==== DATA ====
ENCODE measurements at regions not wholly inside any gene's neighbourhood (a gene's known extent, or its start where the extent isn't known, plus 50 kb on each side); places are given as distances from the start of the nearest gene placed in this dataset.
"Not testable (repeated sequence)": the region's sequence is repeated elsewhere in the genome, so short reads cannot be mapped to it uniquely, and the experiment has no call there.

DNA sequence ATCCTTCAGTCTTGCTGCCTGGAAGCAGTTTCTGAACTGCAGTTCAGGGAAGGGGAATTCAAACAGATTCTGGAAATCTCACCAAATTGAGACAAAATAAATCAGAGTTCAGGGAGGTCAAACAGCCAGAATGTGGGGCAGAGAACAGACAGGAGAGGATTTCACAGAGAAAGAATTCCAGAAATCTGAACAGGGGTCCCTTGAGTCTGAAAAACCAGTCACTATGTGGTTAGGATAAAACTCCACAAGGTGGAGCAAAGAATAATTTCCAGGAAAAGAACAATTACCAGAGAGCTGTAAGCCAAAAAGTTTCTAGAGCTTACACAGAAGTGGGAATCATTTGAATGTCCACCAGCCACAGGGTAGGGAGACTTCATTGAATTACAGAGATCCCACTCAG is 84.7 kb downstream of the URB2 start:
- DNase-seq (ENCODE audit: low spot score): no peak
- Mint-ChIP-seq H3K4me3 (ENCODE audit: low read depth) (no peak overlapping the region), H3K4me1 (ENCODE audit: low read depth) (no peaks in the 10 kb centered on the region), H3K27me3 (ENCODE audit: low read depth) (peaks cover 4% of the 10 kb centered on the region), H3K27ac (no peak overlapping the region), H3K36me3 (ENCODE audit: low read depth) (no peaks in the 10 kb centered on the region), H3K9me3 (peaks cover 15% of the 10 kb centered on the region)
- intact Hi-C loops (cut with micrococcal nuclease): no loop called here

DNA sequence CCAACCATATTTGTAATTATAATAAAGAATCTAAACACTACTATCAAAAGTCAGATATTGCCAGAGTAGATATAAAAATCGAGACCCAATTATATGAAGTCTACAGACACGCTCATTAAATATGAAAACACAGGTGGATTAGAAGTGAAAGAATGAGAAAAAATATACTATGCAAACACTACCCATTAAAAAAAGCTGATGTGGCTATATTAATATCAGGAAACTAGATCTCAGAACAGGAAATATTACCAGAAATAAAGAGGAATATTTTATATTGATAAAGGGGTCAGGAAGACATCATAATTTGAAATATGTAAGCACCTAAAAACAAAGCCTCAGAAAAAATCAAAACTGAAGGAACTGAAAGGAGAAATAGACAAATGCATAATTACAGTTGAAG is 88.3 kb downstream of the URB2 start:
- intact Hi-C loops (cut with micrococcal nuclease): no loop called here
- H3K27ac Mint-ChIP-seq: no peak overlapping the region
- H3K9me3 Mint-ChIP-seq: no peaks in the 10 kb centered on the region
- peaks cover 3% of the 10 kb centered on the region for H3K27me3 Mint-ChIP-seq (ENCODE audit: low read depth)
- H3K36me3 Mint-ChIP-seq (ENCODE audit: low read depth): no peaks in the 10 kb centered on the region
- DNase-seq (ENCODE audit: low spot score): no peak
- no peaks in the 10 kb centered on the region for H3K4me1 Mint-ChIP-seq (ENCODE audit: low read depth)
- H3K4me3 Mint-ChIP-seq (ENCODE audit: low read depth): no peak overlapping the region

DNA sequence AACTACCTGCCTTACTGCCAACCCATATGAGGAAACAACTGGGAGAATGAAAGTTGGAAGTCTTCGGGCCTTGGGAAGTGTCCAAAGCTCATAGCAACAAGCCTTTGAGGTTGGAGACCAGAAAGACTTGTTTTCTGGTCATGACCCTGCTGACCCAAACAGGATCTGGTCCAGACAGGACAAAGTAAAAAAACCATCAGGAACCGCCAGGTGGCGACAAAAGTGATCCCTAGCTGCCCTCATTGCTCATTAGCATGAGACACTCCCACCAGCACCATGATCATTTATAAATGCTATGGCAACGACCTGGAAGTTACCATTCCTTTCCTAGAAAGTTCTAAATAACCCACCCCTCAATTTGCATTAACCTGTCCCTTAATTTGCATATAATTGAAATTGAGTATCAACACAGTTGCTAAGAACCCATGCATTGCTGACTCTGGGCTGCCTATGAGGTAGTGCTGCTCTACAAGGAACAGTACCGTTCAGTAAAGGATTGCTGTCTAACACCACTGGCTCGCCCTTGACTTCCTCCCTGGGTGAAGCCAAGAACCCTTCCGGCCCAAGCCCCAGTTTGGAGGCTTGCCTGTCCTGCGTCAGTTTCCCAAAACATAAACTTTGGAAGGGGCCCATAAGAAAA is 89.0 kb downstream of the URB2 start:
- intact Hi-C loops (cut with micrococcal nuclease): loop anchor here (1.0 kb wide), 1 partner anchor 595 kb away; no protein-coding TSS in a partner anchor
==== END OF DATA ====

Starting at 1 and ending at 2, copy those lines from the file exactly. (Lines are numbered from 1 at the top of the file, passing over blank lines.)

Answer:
ENCODE measurements at regions not wholly inside any gene's neighbourhood (a gene's known extent, or its start where the extent isn't known, plus 50 kb on each side); places are given as distances from the start of the nearest gene placed in this dataset.
"Not testable (repeated sequence)": the region's sequence is repeated elsewhere in the genome, so short reads cannot be mapped to it uniquely, and the experiment has no call there.